File Photo • The Daily Beacon

Five-time drum major of the Pride of the Southland Band, Hugh Little stands with a young female during a game in the 1949 season. Little was one of only two members to serve as drum major for five consecutive years.


4 • THE DAILY BEACON

Thursday, January 10, 2013 Editor-in-Chief Blair Kuykendall

OPINIONS

bkuykend@utk.edu

Contact us letters@utk.edu

Going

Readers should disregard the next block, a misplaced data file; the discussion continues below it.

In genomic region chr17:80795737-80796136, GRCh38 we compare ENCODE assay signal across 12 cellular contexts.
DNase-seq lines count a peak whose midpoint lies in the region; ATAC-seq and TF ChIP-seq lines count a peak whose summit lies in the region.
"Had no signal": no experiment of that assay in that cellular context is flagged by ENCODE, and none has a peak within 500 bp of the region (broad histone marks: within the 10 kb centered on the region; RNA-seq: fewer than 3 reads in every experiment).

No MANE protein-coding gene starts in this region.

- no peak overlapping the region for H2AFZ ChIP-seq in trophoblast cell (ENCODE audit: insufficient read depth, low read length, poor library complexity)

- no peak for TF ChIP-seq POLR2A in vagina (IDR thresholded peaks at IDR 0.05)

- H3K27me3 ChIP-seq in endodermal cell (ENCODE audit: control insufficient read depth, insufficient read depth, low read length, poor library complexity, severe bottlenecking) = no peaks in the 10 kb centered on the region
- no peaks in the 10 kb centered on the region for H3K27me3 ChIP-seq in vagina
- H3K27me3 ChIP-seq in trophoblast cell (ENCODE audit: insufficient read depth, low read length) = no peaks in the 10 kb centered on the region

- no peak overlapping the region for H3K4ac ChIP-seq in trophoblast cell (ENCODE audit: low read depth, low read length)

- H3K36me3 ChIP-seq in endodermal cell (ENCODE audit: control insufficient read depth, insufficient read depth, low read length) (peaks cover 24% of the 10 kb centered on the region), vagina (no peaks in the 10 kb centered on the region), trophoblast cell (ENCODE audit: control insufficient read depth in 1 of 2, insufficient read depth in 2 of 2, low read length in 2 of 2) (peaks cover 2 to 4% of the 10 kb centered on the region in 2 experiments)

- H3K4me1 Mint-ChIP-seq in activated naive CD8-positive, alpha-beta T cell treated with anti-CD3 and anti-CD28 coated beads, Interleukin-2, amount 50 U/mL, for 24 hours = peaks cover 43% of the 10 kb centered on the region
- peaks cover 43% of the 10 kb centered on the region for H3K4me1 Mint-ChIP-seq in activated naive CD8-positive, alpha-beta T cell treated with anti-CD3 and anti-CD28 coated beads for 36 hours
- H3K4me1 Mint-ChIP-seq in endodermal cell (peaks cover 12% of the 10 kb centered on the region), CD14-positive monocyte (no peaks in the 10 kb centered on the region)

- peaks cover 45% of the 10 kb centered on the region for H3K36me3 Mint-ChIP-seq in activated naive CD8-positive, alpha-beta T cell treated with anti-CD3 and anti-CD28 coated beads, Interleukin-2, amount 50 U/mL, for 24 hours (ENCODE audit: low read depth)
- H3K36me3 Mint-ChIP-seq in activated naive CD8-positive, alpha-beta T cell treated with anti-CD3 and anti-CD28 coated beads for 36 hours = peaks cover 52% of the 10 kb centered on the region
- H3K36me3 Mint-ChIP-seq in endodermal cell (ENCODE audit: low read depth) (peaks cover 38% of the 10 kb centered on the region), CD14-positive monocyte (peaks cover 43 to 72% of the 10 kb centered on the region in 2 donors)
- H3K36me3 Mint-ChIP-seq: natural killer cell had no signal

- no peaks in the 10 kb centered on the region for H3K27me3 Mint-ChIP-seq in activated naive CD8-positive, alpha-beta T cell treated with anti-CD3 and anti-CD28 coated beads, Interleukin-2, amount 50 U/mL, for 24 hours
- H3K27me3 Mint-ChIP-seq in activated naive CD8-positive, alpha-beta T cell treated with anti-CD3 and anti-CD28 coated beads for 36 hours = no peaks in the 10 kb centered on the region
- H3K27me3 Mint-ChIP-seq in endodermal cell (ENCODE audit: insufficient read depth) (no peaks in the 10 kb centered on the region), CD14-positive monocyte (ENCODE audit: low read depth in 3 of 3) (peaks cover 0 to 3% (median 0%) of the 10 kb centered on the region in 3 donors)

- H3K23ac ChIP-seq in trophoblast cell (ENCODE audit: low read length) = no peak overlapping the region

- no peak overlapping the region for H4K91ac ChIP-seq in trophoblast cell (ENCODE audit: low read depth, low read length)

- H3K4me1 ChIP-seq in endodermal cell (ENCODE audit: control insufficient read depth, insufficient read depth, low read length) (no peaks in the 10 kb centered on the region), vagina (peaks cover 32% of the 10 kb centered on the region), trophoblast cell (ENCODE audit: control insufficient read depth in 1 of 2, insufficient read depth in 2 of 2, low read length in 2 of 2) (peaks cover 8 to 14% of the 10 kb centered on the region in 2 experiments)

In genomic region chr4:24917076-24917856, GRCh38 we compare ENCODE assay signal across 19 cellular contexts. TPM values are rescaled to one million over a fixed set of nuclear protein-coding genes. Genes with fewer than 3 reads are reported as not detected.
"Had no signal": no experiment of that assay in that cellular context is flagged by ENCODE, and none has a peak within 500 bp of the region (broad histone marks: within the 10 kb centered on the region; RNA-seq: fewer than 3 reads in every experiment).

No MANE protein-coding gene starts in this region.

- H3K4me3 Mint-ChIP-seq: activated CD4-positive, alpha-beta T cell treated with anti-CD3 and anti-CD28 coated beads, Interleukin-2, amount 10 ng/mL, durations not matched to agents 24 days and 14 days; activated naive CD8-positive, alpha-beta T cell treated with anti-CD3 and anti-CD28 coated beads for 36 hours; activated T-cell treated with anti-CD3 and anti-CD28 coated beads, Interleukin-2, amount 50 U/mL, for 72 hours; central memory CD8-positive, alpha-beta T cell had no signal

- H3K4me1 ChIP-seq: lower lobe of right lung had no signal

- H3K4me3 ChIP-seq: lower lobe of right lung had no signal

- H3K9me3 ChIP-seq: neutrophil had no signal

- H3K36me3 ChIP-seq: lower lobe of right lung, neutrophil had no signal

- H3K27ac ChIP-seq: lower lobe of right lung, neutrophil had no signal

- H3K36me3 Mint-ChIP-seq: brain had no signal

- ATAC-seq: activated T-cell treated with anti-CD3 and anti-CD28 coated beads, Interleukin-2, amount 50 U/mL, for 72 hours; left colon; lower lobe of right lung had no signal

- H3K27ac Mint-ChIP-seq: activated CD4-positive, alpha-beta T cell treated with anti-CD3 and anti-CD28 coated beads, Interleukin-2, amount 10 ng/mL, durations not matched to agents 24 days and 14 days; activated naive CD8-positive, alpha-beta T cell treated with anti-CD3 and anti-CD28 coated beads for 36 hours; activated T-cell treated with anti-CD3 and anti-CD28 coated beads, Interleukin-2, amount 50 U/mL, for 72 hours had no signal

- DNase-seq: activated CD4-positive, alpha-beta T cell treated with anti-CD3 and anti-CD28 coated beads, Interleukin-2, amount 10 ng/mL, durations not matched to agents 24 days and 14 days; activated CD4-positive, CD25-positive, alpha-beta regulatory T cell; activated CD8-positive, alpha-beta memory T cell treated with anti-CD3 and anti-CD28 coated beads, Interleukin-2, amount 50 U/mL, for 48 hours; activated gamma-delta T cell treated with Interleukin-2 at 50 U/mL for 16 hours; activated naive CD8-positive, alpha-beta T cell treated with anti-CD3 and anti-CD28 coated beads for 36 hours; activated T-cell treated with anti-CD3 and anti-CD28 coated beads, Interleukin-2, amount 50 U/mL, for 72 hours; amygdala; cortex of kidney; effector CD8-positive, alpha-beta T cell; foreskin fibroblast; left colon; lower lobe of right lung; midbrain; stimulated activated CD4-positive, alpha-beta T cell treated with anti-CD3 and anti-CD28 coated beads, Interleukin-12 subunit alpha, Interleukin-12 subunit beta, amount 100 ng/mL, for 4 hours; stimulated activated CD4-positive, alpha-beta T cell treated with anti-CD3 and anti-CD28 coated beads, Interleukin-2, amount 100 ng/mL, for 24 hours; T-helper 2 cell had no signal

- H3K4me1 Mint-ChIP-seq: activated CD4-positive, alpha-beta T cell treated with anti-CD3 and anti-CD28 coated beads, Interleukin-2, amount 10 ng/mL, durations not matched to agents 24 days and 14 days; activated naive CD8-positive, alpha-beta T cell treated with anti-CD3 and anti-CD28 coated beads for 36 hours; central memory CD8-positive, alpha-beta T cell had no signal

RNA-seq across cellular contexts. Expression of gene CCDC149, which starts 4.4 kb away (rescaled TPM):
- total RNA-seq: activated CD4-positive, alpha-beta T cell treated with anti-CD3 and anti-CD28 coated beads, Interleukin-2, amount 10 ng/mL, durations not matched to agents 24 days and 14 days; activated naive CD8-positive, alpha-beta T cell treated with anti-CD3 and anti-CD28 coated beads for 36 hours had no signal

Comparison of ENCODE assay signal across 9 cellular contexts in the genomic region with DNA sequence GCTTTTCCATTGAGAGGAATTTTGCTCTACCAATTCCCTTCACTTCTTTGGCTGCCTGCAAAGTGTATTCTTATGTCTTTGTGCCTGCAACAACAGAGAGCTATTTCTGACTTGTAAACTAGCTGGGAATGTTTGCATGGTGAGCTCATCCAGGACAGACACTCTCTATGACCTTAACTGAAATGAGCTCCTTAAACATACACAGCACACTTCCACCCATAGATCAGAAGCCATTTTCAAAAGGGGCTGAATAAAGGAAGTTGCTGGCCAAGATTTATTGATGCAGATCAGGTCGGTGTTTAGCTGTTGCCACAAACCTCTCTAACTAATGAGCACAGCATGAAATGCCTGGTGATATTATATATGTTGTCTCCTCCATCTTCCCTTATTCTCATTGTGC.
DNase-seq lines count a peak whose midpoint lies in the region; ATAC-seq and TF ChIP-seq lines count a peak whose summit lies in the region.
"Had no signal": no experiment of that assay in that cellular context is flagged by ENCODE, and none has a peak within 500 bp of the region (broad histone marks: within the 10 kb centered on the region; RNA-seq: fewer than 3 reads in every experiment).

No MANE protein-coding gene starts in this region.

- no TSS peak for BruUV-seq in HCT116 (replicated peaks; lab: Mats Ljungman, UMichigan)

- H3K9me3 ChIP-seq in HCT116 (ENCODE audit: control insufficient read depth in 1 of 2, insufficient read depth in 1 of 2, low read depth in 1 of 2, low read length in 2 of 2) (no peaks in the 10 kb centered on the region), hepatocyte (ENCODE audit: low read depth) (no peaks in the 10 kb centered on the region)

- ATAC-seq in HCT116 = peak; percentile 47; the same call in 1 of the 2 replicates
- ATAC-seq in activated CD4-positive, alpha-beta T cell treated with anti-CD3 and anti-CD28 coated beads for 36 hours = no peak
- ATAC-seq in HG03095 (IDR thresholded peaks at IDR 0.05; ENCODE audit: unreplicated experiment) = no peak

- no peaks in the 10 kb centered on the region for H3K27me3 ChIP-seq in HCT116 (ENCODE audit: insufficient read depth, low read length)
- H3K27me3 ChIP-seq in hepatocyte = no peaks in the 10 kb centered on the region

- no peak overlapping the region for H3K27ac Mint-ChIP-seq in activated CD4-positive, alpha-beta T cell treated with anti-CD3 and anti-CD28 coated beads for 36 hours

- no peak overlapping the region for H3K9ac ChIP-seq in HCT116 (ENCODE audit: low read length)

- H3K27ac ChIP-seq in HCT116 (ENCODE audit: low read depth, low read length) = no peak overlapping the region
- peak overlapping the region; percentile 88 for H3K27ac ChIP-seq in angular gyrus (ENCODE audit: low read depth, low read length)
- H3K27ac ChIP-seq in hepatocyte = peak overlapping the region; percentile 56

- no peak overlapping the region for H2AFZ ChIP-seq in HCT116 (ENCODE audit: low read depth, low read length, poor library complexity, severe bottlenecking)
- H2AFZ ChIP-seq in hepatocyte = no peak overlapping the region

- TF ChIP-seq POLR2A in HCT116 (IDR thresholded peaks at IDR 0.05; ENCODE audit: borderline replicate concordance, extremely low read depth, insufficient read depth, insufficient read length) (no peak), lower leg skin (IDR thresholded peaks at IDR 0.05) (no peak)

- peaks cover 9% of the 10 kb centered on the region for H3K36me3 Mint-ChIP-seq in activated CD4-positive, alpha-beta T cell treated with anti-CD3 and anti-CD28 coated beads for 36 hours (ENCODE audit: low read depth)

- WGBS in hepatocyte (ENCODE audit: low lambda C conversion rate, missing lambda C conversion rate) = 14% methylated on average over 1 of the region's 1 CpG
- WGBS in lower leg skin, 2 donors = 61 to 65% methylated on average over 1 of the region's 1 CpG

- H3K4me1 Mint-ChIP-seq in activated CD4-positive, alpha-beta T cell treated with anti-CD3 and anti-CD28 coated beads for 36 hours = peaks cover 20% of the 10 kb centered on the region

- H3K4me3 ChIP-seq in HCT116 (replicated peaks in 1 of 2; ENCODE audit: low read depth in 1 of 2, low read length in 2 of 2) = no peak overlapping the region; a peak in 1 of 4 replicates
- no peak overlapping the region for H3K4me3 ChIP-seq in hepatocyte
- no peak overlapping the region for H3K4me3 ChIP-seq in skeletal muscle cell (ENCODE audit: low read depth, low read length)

Somewhere...Hopefully Clothing fails to define individual Preston Peeden Associate Editor Two days ago, I was sitting on my family’s couch watching television when a commercial for a department store came on. The ad asked, “Do you need new clothes? Do you want nice clothes? Come here for great deals, because you are what you wear.” I looked down at my outfit and wondered what it made me. I was wearing an old band shirt, grey sweatpants and footy socks with a Kermit the Frog pattern. So obviously I am a childish and closeted hipster, who has given up on trying to look halfway nice in public. Part of that isn’t far from the truth. The majority of my iPod is filled with bands that most people would never want to listen to (Voxtrot anyone?), and I have stopped trying to dress nicely since my girlfriend went out of town for an internship, but I’d like to think I’m more than just a crusty and derelict person. I never really had control of what I wore until I graduated high school. When I was little, my parents always looked over and preened what I wore. My closet was filled with Kid’s Gap and Talbots Kids until I was around the age of 12. The only time I ever attempted to get a cool accessory for my wardrobe was when I tried to buy a pair of Air Jordans. Unfortunately, my parents weren’t a fan, steering me instead towards a pair of BK Knights, because the soles of the Jordans would have scuffed up the court when I attempted to play tennis. Once I got to high school, my school had a strict dress code, so for four years I was bedecked in a button-down, slacks and a solid